Today's 3 Displays Will Grow to 5 Screens in the Future

By Todd R. Weiss  |  Posted 2016-09-11 Print this article Print
AR, VR, autonomous cars, self-driving cars, CTIA Super Mobility 2016, displays,  mobile devices, smartphones, laptop PC, tablets, desktop PC

Users now have three screens in their daily lives: smartphones, TVs and digital screens. More screens are coming and will change our lives even more.

LAS VEGAS—Using just smartphone, television and computer screens is becoming so old-school, but change is on the way. In the near future, digital consumers will gain even more than the three screens that they now use each day to view video, check emails and get their work done wherever they are located, through the addition of virtual reality/augmented reality screens as well as screens in autonomous vehicles.

That's the view of Roger Entner, principal analyst of Recon Analytics, who argues that as the number of screens in our daily lives continues to expand, wider market engagement will be possible for advertisers, content creators and businesses to deliver their messages, which will further expand mobile video, entertainment and work use.

The coming screens inside autonomous vehicles are particularly intriguing, Entner told eWEEK here at the CTIA Super Mobility 2016 conference, because while riding inside autonomous vehicles, users will have more time to consume data on in-vehicle screens since they won't have to pay attention to driving. The typical user commutes an average of 46 minutes a day, and spends an average of 10 minutes of that time on smartphone calls while driving. That leaves plenty of time for consuming more mobile video and completing other tasks, he said.

The fifth upcoming screen will involve virtual reality and, more importantly, augmented reality, said Entner, as VR and AR continue to evolve and find importance and relevance in people's lives.

"There are just more opportunities to engage with customers today," he said.

Ironically, there are those who say that wireless hasn't much innovation left to give in the future because it is so good today, said Entner.  "When some people look at wireless, they wrongly look at it and say 'this is all there is,'" referring to today's wireless devices and use cases, he said.

Entner thinks that is very wrong.

"There's innovation left across the board," he said. "But the integration has to get tighter" between mobile devices and networks, which have to be adapted to growing technologies, including augmented reality, autonomous cars and applications.

To make that happen, developers, content producers, advertisers and the rest must be looking at covering all the screens that will be in people's lives so that they can help grow and encourage the screen expansion that is on its way, he said. "There has to be an integrated effort between manufacturers, carmakers, software companies and others to make content available for five screens, to bring five screens to what it's meant to be" for end users.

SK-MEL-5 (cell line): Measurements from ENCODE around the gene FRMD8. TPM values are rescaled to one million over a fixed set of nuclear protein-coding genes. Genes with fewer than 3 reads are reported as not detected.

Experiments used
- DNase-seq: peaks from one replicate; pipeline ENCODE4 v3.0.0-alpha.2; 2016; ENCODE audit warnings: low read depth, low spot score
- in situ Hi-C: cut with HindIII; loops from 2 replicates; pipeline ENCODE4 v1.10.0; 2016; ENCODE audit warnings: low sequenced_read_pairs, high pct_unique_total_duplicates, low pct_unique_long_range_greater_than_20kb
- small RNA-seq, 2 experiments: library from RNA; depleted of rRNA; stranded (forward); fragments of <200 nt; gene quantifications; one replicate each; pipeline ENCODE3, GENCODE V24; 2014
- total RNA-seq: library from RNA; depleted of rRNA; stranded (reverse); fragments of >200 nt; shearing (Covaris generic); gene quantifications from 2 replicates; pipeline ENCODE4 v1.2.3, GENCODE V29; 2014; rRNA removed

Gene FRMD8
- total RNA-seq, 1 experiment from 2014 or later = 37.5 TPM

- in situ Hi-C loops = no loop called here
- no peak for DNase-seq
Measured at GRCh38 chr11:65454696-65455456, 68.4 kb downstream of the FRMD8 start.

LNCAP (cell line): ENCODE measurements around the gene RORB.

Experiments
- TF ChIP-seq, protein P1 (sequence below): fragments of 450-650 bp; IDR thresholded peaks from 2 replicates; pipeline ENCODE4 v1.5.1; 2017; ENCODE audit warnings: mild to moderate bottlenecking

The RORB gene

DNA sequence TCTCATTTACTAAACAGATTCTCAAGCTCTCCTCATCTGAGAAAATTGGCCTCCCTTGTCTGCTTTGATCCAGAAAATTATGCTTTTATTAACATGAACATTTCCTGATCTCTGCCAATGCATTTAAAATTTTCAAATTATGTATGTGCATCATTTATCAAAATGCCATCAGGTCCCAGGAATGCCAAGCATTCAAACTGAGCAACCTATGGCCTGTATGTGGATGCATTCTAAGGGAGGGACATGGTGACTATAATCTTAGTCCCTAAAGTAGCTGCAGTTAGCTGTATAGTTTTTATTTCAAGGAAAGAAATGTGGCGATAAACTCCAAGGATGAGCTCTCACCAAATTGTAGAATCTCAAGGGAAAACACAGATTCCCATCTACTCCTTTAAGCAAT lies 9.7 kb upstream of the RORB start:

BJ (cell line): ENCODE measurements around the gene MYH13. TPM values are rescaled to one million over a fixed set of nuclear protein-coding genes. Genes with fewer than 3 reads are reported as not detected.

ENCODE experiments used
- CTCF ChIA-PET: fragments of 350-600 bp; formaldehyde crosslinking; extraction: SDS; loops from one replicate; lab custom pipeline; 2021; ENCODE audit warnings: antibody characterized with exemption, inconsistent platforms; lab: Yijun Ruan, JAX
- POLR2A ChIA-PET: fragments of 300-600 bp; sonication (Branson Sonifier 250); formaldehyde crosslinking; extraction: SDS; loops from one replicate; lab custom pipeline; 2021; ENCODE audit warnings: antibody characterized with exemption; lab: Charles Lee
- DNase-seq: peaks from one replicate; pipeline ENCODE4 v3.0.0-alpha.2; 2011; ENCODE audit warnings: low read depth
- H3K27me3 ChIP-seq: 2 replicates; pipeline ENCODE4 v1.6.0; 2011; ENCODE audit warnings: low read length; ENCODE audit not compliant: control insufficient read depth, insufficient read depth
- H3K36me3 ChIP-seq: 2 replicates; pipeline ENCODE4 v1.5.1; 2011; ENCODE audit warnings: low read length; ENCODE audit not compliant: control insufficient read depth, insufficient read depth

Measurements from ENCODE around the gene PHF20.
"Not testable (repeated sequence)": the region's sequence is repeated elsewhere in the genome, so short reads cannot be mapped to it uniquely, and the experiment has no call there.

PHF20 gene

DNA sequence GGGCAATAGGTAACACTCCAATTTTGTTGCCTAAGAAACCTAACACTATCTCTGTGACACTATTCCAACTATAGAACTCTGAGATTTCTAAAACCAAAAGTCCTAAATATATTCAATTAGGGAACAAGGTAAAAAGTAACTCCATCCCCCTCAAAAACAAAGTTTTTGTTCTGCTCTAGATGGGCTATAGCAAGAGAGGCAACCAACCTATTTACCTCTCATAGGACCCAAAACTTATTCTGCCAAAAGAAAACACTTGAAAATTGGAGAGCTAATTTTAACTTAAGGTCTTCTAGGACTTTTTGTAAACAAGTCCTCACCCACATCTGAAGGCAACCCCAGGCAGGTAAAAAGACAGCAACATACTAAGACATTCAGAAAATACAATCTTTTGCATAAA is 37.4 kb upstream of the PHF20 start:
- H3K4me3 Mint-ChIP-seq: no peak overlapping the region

Entner visualizes a "contiguous environment" where consumers wake up in the morning, watch TV for their news, have breakfast, get into their autonomous cars and tell the vehicle where to drive, watch the rest of the news and check emails on a screen in the vehicle, get to work, check in with their parents on a screen to be sure they took their medicines, and more. "That's how it all ties together."

By the time consumers arrive at their desks, their emails are already checked and they will be able to continue their workday, said Entner. "We absolutely are working toward it" by sometime perhaps in the next five to 10 years, he added.

The coming technology of 5G networks will help all of this greatly, but that advance isn't expected to begin its first commercial deployments until 2020 and won't be fully deployed until a decade later. "5G is a huge part of it because it solves the problem of the huge amount of data it will take to do all of this," said Entner.

A key step now is that awareness must be raised so that consumers and businesses see the possibilities before them and begin to seek out and encourage such technologies and opportunities, he said.

"When you are aware of it, the more likely you will be an early adopter, and the more early adopters we have, the faster it will happen," said Entner. "By mobilizing business users and consumers who say 'we know this is the cusp,' we will accelerate this. People should know about it and demand it and investment will follow. If consumers demand it, the enterprise will demand it and there will be more investment."



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